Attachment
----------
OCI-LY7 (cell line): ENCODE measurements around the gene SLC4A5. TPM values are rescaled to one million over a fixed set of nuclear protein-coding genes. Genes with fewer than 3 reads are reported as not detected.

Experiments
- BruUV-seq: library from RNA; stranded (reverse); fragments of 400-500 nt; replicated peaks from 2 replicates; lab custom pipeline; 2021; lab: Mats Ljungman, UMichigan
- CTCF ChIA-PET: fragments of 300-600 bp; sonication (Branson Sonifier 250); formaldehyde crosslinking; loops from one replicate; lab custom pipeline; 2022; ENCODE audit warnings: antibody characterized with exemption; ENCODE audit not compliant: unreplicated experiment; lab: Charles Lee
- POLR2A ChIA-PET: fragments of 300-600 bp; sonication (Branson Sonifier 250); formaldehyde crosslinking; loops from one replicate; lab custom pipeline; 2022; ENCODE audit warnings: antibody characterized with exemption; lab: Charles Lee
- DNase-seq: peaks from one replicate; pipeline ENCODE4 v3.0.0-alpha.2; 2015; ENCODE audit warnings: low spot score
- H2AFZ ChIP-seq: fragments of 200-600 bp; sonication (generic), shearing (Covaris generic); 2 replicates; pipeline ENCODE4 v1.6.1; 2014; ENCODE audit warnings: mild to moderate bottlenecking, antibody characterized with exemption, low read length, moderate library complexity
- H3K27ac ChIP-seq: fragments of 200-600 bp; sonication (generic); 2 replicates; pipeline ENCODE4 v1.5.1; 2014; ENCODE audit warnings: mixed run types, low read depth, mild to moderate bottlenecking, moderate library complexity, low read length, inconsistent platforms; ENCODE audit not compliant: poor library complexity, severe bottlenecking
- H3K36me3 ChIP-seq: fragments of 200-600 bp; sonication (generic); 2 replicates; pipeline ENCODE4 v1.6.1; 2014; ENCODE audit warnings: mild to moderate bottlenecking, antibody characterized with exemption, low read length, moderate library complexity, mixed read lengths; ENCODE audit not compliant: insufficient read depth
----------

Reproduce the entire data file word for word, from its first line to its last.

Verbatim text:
OCI-LY7 (cell line): ENCODE measurements around the gene SLC4A5. TPM values are rescaled to one million over a fixed set of nuclear protein-coding genes. Genes with fewer than 3 reads are reported as not detected.

Experiments
- BruUV-seq: library from RNA; stranded (reverse); fragments of 400-500 nt; replicated peaks from 2 replicates; lab custom pipeline; 2021; lab: Mats Ljungman, UMichigan
- CTCF ChIA-PET: fragments of 300-600 bp; sonication (Branson Sonifier 250); formaldehyde crosslinking; loops from one replicate; lab custom pipeline; 2022; ENCODE audit warnings: antibody characterized with exemption; ENCODE audit not compliant: unreplicated experiment; lab: Charles Lee
- POLR2A ChIA-PET: fragments of 300-600 bp; sonication (Branson Sonifier 250); formaldehyde crosslinking; loops from one replicate; lab custom pipeline; 2022; ENCODE audit warnings: antibody characterized with exemption; lab: Charles Lee
- DNase-seq: peaks from one replicate; pipeline ENCODE4 v3.0.0-alpha.2; 2015; ENCODE audit warnings: low spot score
- H2AFZ ChIP-seq: fragments of 200-600 bp; sonication (generic), shearing (Covaris generic); 2 replicates; pipeline ENCODE4 v1.6.1; 2014; ENCODE audit warnings: mild to moderate bottlenecking, antibody characterized with exemption, low read length, moderate library complexity
- H3K27ac ChIP-seq: fragments of 200-600 bp; sonication (generic); 2 replicates; pipeline ENCODE4 v1.5.1; 2014; ENCODE audit warnings: mixed run types, low read depth, mild to moderate bottlenecking, moderate library complexity, low read length, inconsistent platforms; ENCODE audit not compliant: poor library complexity, severe bottlenecking
- H3K36me3 ChIP-seq: fragments of 200-600 bp; sonication (generic); 2 replicates; pipeline ENCODE4 v1.6.1; 2014; ENCODE audit warnings: mild to moderate bottlenecking, antibody characterized with exemption, low read length, moderate library complexity, mixed read lengths; ENCODE audit not compliant: insufficient read depth